Admiral David Glasgow Farragut Gravesite
Designated a National Historic Landmark
of New York City on 4/19/1993.
David Glasgow Farragut was born at Campbell’s Station, near Knoxville, Tennessee, on 5 July 1801, and died at Portsmouth, New Hampshire, on 14 August 1870, after fifty-nine years of Naval Service. Appointed midshipman on 17 December 1810, he saw his first sea service off the coast of the United States in the frigate Essex in 1811, and the next year was made the prize master of the Alexander Barclay, one of the prizes taken by the Essex. Farragut, then twelve, took her safely to Valparaíso. Failing a preliminary examination for a lieutenancy in 1821, he tried again and passed, receiving the rank of lieutenant in August 1825. He attained the rank of commander on 7 September 1841; captain in 1855; and was commissioned rear admiral on 16 July 1862. The rank of vice admiral was created for him by President Abraham Lincoln on 31 December 1864, and on 25 July 1866, by Congressional Act, he was commissioned admiral, the first officer of the U.S. Navy to hold that rank.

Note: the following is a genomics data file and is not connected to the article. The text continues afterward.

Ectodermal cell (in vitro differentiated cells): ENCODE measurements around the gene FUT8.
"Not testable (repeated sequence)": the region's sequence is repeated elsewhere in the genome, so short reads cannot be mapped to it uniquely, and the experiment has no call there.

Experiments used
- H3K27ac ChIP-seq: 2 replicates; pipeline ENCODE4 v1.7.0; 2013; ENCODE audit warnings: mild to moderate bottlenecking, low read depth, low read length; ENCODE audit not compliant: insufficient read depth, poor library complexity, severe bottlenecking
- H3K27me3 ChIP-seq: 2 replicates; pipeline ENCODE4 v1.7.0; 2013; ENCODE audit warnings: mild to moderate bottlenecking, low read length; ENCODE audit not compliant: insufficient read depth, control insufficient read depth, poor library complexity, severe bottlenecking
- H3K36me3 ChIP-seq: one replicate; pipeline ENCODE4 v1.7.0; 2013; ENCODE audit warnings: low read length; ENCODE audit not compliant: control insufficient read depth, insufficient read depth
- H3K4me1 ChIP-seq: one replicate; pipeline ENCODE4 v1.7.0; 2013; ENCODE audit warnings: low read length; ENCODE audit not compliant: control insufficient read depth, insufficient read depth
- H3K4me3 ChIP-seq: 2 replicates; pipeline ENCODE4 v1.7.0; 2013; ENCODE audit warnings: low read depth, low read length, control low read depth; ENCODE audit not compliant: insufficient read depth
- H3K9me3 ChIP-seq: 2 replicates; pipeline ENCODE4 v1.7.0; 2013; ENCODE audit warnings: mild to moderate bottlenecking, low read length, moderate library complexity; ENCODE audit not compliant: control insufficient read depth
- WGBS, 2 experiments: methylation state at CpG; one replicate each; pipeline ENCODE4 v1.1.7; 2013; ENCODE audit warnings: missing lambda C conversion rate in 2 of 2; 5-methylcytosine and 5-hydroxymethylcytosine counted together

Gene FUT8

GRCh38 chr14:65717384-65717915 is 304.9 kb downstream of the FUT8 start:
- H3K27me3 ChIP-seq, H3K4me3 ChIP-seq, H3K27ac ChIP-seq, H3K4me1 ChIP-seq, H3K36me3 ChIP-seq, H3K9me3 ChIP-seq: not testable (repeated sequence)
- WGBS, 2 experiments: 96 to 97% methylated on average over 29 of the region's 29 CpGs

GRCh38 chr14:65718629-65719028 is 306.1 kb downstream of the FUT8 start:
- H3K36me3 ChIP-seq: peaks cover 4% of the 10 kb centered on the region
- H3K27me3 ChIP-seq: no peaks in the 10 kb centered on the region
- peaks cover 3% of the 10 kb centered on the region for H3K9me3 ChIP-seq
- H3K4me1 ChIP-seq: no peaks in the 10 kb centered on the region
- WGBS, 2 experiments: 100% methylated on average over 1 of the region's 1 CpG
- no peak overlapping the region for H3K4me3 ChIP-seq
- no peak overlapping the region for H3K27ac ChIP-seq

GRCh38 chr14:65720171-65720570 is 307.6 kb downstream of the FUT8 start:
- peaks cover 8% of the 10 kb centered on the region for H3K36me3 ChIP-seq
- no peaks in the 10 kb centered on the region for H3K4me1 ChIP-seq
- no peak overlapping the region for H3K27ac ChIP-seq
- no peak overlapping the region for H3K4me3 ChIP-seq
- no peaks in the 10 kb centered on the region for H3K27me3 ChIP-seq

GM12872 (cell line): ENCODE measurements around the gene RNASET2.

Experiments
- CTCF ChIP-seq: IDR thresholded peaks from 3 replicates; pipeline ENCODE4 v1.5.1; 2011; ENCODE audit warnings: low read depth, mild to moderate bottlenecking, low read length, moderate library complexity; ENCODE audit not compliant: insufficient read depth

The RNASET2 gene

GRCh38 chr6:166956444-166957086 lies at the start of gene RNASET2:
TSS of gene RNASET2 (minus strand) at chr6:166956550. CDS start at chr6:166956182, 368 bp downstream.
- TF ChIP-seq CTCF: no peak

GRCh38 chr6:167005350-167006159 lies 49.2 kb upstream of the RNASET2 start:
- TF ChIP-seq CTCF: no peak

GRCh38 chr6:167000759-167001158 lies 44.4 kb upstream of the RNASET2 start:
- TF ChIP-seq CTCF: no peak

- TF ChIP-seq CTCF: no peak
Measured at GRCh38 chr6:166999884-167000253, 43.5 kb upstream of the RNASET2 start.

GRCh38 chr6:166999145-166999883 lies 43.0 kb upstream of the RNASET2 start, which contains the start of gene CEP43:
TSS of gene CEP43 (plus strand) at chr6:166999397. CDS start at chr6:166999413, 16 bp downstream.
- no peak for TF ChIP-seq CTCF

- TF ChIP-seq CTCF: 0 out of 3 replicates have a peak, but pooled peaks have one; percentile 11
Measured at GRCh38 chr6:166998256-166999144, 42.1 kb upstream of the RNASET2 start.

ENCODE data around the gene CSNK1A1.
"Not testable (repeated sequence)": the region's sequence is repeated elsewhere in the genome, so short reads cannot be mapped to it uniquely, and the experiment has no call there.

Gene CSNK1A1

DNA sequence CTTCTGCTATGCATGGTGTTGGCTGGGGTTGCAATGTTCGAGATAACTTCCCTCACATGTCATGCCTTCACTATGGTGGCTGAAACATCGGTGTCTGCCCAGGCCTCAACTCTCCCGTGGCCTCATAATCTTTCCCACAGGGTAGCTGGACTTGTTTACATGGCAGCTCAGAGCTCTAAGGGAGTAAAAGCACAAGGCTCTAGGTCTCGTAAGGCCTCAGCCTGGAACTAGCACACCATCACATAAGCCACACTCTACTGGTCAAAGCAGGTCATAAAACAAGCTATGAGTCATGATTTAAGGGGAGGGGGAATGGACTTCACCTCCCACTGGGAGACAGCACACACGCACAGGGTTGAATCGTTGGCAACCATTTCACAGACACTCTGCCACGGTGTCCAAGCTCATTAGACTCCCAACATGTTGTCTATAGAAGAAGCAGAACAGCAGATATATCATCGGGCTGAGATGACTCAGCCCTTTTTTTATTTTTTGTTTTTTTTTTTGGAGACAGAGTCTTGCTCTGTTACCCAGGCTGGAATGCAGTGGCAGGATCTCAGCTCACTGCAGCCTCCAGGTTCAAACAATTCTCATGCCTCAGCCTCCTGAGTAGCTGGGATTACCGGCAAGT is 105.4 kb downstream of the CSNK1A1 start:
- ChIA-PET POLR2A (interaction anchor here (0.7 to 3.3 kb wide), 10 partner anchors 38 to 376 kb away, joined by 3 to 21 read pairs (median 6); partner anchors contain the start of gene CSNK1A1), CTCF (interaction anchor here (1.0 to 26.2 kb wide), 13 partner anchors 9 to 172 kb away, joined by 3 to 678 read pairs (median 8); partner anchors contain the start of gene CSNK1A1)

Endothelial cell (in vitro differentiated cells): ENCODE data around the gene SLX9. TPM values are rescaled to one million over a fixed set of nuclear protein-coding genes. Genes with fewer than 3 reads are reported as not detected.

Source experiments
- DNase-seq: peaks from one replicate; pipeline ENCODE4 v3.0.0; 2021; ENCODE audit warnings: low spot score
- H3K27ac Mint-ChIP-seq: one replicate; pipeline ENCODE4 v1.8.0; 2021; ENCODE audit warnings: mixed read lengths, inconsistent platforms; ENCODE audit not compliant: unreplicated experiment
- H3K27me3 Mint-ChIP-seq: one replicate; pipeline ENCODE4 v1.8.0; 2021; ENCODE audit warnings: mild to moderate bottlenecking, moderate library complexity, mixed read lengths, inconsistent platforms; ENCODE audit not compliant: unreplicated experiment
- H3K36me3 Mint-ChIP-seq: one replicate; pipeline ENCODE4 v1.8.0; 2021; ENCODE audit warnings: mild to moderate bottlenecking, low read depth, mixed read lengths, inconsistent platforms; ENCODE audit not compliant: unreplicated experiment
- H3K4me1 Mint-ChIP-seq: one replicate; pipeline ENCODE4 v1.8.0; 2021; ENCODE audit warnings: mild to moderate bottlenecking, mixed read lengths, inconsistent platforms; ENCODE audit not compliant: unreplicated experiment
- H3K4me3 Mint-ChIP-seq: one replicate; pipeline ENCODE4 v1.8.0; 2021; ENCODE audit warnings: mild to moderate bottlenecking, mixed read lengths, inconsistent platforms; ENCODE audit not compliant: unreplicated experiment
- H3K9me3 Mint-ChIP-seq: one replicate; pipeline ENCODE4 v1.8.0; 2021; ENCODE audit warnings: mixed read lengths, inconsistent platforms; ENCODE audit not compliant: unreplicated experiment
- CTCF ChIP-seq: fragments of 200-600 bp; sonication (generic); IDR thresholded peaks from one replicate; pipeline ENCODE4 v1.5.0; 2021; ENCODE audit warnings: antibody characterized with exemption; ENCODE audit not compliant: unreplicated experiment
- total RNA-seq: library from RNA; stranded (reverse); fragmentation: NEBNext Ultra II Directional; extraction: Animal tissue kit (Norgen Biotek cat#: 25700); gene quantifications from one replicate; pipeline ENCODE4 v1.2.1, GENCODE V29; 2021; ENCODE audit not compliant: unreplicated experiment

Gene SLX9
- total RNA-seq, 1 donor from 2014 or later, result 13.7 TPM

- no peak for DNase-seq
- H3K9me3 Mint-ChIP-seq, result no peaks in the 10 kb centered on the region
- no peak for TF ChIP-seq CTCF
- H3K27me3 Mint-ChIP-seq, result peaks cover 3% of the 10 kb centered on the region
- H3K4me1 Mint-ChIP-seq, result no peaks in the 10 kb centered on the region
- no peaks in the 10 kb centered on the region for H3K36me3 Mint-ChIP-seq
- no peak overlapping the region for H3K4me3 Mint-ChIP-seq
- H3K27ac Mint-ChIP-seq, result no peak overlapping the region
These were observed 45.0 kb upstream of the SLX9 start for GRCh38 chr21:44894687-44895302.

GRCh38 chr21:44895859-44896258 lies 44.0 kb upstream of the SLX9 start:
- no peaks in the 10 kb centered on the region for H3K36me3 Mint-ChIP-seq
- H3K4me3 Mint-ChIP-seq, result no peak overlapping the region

517 E 233rd St.
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